19 December 2013 | 18 Comments
In my various correspondences with fledgling Kickstarter creators, I’m often asked how I get playtesters, proofreaders, bloggers, etc to support Stonemaier Games in various way. Some of those topics are covered extensively on other Kickstarter Lessons, but I wanted to offer the overarching question here: How do you get strangers to help you?
The answer is very simple: Help them first.
This statement means more than just helping people before you ask them to help you. Rather, it means helping people without any expectation that they’ll help you. Not everything is a 1:1 trade, as we know from Settlers of Catan.
- Playtesters: Before you start looking for playtesters for your game, put the word out on BGG that you’re looking to playtest games for other people. Not only will people see that you’re being generous with your time, but you’ll learn a lot about what you’ll eventually ask of your playtesters.
- Proofreaders: Before you start looking for proofreaders, download a few rulesets or manuals on active Kickstarter projects and send the marked up files to the project creators. Most of the time you don’t need to ask to do this–just do it.
- Promoters: Before you ask people to promote your project, spend some time promoting something else you believe in. If you’re not currently backing a project on Kickstarter that you’re passionate about, you need to go find one. Promote it in a few different, creative ways, and report your findings to the creator.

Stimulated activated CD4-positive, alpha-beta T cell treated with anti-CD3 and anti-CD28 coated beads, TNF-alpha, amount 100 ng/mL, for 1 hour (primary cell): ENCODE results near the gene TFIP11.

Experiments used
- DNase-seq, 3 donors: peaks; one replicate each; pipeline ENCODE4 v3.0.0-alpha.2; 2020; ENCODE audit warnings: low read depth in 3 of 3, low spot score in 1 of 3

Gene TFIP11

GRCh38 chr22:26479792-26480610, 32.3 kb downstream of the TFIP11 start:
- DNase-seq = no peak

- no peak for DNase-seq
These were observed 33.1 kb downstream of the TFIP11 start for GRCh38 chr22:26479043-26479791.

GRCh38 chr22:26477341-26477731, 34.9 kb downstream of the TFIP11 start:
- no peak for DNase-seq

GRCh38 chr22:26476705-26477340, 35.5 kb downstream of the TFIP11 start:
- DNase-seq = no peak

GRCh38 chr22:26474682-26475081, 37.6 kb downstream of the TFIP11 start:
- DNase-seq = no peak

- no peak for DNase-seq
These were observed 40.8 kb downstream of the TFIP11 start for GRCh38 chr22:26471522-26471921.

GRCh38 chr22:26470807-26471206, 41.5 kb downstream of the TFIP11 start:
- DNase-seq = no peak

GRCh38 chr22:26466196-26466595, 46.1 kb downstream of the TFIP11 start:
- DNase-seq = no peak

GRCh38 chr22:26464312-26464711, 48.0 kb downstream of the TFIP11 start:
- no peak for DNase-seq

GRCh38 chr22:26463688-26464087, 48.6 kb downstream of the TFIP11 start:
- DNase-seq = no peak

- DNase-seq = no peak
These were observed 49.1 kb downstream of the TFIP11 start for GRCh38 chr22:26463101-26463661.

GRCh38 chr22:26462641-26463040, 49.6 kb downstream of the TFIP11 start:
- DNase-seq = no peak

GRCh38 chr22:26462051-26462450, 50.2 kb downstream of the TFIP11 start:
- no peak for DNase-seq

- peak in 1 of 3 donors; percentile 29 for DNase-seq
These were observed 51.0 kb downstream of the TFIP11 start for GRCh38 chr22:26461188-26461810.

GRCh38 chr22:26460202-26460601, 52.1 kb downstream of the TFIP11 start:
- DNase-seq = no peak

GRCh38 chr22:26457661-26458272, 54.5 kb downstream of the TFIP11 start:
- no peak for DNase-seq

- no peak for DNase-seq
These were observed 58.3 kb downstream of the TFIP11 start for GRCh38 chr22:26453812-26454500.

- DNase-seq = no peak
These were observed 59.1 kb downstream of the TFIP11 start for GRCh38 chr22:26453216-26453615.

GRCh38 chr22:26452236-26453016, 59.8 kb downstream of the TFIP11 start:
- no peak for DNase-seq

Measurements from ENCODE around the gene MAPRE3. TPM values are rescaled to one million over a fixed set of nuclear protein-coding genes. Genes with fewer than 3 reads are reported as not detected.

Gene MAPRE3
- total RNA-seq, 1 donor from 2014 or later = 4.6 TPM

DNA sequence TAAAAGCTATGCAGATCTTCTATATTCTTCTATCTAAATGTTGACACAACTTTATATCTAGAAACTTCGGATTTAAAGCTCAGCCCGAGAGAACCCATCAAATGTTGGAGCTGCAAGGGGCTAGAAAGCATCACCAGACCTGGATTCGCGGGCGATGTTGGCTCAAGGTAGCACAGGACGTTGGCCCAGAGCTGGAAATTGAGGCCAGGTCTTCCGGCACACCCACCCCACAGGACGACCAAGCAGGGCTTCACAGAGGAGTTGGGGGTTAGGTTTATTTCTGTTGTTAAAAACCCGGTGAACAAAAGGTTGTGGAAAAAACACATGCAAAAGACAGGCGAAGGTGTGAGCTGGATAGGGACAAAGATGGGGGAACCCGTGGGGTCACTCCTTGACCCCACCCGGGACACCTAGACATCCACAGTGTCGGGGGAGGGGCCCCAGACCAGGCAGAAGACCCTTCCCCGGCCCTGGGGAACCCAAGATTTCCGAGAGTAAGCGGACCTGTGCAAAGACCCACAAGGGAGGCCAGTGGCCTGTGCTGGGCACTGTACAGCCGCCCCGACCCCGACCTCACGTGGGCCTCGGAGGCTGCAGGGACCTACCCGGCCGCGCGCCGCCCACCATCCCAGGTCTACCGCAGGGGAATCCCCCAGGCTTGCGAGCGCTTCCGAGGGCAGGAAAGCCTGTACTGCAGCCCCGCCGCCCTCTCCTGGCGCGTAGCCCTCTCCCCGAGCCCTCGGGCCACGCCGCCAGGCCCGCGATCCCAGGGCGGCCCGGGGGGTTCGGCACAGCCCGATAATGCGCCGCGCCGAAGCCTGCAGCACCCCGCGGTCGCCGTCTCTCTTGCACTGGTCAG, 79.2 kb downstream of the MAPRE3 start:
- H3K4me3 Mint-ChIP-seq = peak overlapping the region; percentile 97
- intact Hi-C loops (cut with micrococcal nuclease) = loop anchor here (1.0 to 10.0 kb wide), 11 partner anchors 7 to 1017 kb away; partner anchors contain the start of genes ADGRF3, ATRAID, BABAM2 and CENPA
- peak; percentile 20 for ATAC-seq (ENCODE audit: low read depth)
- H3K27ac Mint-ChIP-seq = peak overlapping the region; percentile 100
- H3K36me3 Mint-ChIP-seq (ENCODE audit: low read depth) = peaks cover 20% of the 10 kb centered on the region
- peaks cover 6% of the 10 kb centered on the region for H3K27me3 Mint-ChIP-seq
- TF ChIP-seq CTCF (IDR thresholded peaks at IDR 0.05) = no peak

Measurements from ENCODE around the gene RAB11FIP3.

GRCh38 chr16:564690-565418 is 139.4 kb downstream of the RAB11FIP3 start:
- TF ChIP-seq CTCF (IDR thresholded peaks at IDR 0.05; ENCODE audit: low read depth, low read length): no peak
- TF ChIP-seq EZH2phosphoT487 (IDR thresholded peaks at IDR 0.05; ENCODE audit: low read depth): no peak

- Bloggers: Before you ask a blogger to interview you about your project, be a daily reader of the blog for a while, share your favorite entries, and comment when you’re compelled to. (And even then, usually if they want to interview you, they’ll contact you, not the other way around). Here’s a Funding the Dream podcast about The Art of the Comment.
Especially in this age of social media, it’s easy to think that you can ask for help via Twitter or Facebook blasts. Cast a wide enough net and hopefully someone will answer, right?
Sure. Maybe. But in doing so, you’ll probably turn off a lot of other people who will see you more and more as a taker, not a giver. It’s like that one friend who always asks you to help him move apartments, but he never does the same for you. Pretty soon he’s on his own.
Rather than be that guy, be the person who helps others first. Put your generosity out there and show that you’re not making this all about you. People respond really well to generosity–not only are they more willing to initiate reciprocation in the future, but the experience will also prepare you for running a backer-focused project.
So here’s my recommendation for you if you’re planning a Kickstarter project for 2014. Right now, pick one of those categories I mention above, think of a project, designer, person, company, etc that you really believe in, and go help them first. Do something that will benefit them, and do it well. Start there, even just once, so you can see the impact it has.
If you do this or if you ever have done this, I’d love to hear about it below.